and all that and you think that’s all that’s

here, and then I get here and it’s not like

that at all. There’s grocery stores and everything

just like at home. “I definitely was

impressed with what’s here. It’s not what everyone

thinks Alaska is.”

Indeed, while Fairbanks is nestled deep in

the Alaskan frontier, it has all the trappings

of middle America. It features a large, stateof-the

art cinema on the main drag through

town, pizza shops, the usual fast-food restaurants,

various shopping plazas, a gourmet

coffee shack seemingly in every parking

lot, and even an international airport.

Just enough creature comforts to keep a

Midwesterner such as Lees feeling right at

home. In fact, almost too at home despite

the four-hour time difference from Alaska to

Ohio. “I forget that sometimes,” he smiled.

“I’ll grab my phone and start to text someone,

and realize there’s no one there to text

because they’re already in bed.”

At the end of the day, though, it’s all about

baseball for Lees and his Goldpanner teammates

— and the hope that playing it in perhaps

the most unique setting in all of sports

will go a long way toward making their bigleague

dreams come true.

Like it has for so many before them.

“I’m getting to play with guys from some

of the top college programs in the country,

schools like Pepperdine, UC Irvine, Arizona

State,” said Lees. “This league is one of the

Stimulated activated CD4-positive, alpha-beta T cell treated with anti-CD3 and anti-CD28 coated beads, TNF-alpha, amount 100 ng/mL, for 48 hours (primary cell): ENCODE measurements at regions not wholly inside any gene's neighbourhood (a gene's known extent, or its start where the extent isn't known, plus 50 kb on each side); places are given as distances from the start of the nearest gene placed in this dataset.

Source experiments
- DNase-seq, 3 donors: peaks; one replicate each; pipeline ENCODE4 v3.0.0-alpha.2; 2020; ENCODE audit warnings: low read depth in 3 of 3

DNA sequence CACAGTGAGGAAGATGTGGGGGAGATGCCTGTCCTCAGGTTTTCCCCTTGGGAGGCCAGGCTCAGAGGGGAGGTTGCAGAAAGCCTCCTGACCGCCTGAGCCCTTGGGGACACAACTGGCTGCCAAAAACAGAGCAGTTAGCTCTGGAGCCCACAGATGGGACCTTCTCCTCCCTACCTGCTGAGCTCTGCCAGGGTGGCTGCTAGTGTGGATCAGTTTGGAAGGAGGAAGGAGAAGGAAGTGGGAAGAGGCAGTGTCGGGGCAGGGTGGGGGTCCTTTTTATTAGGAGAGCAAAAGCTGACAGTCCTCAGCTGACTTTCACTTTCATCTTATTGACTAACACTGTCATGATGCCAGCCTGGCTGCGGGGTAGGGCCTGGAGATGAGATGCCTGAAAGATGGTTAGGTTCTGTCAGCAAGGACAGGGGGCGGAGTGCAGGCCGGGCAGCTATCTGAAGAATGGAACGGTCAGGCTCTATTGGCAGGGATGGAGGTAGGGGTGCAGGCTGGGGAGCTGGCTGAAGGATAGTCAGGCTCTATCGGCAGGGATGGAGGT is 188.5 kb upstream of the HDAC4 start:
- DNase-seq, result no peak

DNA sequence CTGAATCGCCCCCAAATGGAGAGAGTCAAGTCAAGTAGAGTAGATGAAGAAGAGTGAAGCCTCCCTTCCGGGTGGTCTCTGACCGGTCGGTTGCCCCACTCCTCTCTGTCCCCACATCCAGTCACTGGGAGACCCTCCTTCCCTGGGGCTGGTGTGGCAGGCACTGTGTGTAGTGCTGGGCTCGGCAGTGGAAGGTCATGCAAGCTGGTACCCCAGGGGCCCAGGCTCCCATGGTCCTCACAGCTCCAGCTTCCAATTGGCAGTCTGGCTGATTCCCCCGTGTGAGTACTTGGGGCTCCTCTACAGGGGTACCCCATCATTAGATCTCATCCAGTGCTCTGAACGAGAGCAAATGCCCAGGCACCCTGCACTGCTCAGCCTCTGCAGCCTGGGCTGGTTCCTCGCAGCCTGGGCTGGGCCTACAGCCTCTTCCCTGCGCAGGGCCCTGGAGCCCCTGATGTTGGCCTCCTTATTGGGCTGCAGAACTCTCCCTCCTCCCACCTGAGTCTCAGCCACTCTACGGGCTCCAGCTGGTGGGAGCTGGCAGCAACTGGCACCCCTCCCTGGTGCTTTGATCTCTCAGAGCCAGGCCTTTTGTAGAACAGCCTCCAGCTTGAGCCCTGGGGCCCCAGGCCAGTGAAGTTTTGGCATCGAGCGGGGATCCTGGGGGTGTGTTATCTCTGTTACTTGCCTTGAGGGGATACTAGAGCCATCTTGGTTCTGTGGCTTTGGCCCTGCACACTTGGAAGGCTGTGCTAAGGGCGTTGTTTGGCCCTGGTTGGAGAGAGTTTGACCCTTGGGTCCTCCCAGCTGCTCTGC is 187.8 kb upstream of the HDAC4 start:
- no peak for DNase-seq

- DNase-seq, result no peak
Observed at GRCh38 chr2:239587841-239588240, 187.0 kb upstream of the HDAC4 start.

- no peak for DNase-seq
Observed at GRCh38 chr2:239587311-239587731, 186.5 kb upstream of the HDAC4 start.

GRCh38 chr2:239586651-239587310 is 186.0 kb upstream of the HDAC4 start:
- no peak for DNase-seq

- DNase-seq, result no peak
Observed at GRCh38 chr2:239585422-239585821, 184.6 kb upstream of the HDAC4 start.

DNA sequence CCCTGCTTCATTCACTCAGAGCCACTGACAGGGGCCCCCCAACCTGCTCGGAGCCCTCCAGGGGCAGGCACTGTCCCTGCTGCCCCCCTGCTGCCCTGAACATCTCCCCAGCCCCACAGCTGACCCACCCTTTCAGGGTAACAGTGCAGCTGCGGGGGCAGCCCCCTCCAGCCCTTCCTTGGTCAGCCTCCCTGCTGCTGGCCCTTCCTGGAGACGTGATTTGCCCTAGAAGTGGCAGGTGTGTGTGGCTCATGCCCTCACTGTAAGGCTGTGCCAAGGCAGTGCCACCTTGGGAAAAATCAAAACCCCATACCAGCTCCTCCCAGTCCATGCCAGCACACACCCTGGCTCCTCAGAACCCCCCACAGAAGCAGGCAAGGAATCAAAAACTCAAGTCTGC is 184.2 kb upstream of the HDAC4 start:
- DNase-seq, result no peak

top five in the country. It’s good competition.

It’s challenging as a hitter because you’re

facing a top-tier pitcher all the time, so you’ve

got to be at the top of your game all the time.

It’s just been a real good experience.”

Tom Hardesty, For the Record-Courier

Kent, Ohio

Twitter: @TomHardestyRC

Facebook: Tom Hardesty, Record-Courier


2016: Our 57th Season

Return to Independent Barnstorming Schedule

The 2016 season is a return to roots for the

Goldpanners. For the first time since the early

1970s, the club is playing an entirely independent

schedule. Due to an overlap between the Alaska

Baseball League post-season and the National

Baseball Congress World Series, the Panners

have elected to focus attention on the tournament.

Consequently, all Outside competition in 2016 is

comprised of teams affiliated with the National

Baseball Congress.

The season begins in Seattle as the Panners face

the Seattle Studs for a four-game series in Tacoma.

The Studs were in Fairbanks in 2015 for

the Midnight Sun Series, with all games being won

by the Goldpanners including the 110th Midnight

Sun Game. Following their stay in Fairbanks the

Studs went on a spectacular run, eventually claiming

the crown of the N.B.C. World Series.

Once in Fairbanks, the Goldpanners will host the

Kenai Peninsula Oilers of the Alaska Baseball

League in the Midnight Sun Series. The highlight

of this series will be the 111th Midnight Sun Game

on June 21st.

After the Oilers series Fairbanks will host the San

Diego Barona Stars for a seven-game matchup.

The Panners last faced the Stars in the 2013 Barona